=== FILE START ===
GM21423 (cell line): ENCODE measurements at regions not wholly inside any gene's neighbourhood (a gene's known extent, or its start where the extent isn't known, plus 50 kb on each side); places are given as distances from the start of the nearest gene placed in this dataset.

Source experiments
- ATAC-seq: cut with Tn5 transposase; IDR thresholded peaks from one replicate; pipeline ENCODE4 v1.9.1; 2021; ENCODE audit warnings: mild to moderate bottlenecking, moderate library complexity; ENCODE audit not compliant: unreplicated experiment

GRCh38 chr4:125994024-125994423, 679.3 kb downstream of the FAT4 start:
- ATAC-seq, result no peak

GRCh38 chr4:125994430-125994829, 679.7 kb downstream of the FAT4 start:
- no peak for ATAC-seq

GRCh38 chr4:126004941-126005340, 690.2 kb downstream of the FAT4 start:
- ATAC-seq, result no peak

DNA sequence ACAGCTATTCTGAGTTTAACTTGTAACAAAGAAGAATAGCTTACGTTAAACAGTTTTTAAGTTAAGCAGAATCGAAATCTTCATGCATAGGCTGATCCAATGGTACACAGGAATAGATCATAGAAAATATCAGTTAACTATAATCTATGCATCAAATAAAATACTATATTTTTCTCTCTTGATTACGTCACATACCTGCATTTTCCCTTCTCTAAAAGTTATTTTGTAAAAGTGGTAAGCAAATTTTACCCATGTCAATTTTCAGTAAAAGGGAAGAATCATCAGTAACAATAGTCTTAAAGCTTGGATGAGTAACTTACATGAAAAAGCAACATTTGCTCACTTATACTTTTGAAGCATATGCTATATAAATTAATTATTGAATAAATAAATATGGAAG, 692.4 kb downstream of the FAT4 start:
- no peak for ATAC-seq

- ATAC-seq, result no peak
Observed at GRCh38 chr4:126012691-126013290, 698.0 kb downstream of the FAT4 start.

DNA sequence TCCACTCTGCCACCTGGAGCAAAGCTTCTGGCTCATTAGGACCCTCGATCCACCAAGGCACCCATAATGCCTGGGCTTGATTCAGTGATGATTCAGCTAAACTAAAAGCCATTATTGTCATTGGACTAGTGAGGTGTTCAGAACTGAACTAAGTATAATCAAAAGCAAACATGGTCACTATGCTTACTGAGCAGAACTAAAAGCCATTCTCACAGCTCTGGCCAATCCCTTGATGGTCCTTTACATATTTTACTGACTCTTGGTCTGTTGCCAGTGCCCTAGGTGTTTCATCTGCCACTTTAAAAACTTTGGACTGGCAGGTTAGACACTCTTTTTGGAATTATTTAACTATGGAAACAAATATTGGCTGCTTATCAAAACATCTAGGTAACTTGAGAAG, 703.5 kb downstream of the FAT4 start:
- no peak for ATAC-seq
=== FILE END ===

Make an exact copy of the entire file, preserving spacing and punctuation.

GM21423 (cell line): ENCODE measurements at regions not wholly inside any gene's neighbourhood (a gene's known extent, or its start where the extent isn't known, plus 50 kb on each side); places are given as distances from the start of the nearest gene placed in this dataset.

Source experiments
- ATAC-seq: cut with Tn5 transposase; IDR thresholded peaks from one replicate; pipeline ENCODE4 v1.9.1; 2021; ENCODE audit warnings: mild to moderate bottlenecking, moderate library complexity; ENCODE audit not compliant: unreplicated experiment

GRCh38 chr4:125994024-125994423, 679.3 kb downstream of the FAT4 start:
- ATAC-seq, result no peak

GRCh38 chr4:125994430-125994829, 679.7 kb downstream of the FAT4 start:
- no peak for ATAC-seq

GRCh38 chr4:126004941-126005340, 690.2 kb downstream of the FAT4 start:
- ATAC-seq, result no peak

DNA sequence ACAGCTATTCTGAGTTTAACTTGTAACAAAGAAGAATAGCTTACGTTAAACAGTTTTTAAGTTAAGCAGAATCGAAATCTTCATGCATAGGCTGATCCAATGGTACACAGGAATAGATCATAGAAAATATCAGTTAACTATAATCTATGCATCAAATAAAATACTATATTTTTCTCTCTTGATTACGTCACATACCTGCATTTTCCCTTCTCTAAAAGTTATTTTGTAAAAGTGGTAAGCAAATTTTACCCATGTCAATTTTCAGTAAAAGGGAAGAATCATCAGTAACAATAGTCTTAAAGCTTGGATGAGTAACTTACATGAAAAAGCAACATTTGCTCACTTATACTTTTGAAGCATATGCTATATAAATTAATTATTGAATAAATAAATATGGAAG, 692.4 kb downstream of the FAT4 start:
- no peak for ATAC-seq

- ATAC-seq, result no peak
Observed at GRCh38 chr4:126012691-126013290, 698.0 kb downstream of the FAT4 start.

DNA sequence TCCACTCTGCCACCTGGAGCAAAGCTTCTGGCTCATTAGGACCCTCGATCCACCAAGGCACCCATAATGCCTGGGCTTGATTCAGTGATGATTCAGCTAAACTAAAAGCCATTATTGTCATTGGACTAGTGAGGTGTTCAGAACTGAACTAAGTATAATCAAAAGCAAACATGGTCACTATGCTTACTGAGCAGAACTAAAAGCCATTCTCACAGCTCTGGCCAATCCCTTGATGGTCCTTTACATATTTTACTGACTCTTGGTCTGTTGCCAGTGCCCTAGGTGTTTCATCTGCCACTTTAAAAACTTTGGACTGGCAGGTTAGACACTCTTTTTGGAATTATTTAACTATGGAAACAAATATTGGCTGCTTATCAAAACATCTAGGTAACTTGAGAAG, 703.5 kb downstream of the FAT4 start:
- no peak for ATAC-seq